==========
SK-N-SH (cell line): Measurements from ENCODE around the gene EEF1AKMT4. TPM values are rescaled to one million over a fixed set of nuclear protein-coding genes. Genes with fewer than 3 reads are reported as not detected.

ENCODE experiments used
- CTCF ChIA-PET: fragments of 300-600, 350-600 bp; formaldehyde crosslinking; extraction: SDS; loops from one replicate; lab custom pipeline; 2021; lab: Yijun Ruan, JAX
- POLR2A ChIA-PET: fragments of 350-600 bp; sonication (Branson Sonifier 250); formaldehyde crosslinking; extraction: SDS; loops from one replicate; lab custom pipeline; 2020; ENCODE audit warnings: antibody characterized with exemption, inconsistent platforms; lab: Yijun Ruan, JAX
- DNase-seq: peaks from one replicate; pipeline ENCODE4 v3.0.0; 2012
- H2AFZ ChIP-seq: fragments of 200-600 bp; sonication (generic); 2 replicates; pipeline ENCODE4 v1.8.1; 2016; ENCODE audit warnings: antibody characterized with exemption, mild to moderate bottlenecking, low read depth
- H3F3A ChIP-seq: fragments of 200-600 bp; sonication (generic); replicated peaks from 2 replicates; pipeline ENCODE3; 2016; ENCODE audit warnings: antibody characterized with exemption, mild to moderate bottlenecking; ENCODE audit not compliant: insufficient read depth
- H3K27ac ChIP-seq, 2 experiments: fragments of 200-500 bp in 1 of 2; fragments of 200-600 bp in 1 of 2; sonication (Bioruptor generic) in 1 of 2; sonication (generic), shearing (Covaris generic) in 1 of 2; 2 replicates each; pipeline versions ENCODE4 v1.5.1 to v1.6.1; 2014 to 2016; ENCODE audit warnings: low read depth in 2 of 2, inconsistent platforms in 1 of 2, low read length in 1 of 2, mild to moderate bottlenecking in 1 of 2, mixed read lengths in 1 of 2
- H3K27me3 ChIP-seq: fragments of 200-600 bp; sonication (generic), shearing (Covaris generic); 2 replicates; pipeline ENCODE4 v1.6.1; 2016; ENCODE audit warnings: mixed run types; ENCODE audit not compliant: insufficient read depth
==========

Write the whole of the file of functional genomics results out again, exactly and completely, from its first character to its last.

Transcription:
SK-N-SH (cell line): Measurements from ENCODE around the gene EEF1AKMT4. TPM values are rescaled to one million over a fixed set of nuclear protein-coding genes. Genes with fewer than 3 reads are reported as not detected.

ENCODE experiments used
- CTCF ChIA-PET: fragments of 300-600, 350-600 bp; formaldehyde crosslinking; extraction: SDS; loops from one replicate; lab custom pipeline; 2021; lab: Yijun Ruan, JAX
- POLR2A ChIA-PET: fragments of 350-600 bp; sonication (Branson Sonifier 250); formaldehyde crosslinking; extraction: SDS; loops from one replicate; lab custom pipeline; 2020; ENCODE audit warnings: antibody characterized with exemption, inconsistent platforms; lab: Yijun Ruan, JAX
- DNase-seq: peaks from one replicate; pipeline ENCODE4 v3.0.0; 2012
- H2AFZ ChIP-seq: fragments of 200-600 bp; sonication (generic); 2 replicates; pipeline ENCODE4 v1.8.1; 2016; ENCODE audit warnings: antibody characterized with exemption, mild to moderate bottlenecking, low read depth
- H3F3A ChIP-seq: fragments of 200-600 bp; sonication (generic); replicated peaks from 2 replicates; pipeline ENCODE3; 2016; ENCODE audit warnings: antibody characterized with exemption, mild to moderate bottlenecking; ENCODE audit not compliant: insufficient read depth
- H3K27ac ChIP-seq, 2 experiments: fragments of 200-500 bp in 1 of 2; fragments of 200-600 bp in 1 of 2; sonication (Bioruptor generic) in 1 of 2; sonication (generic), shearing (Covaris generic) in 1 of 2; 2 replicates each; pipeline versions ENCODE4 v1.5.1 to v1.6.1; 2014 to 2016; ENCODE audit warnings: low read depth in 2 of 2, inconsistent platforms in 1 of 2, low read length in 1 of 2, mild to moderate bottlenecking in 1 of 2, mixed read lengths in 1 of 2
- H3K27me3 ChIP-seq: fragments of 200-600 bp; sonication (generic), shearing (Covaris generic); 2 replicates; pipeline ENCODE4 v1.6.1; 2016; ENCODE audit warnings: mixed run types; ENCODE audit not compliant: insufficient read depth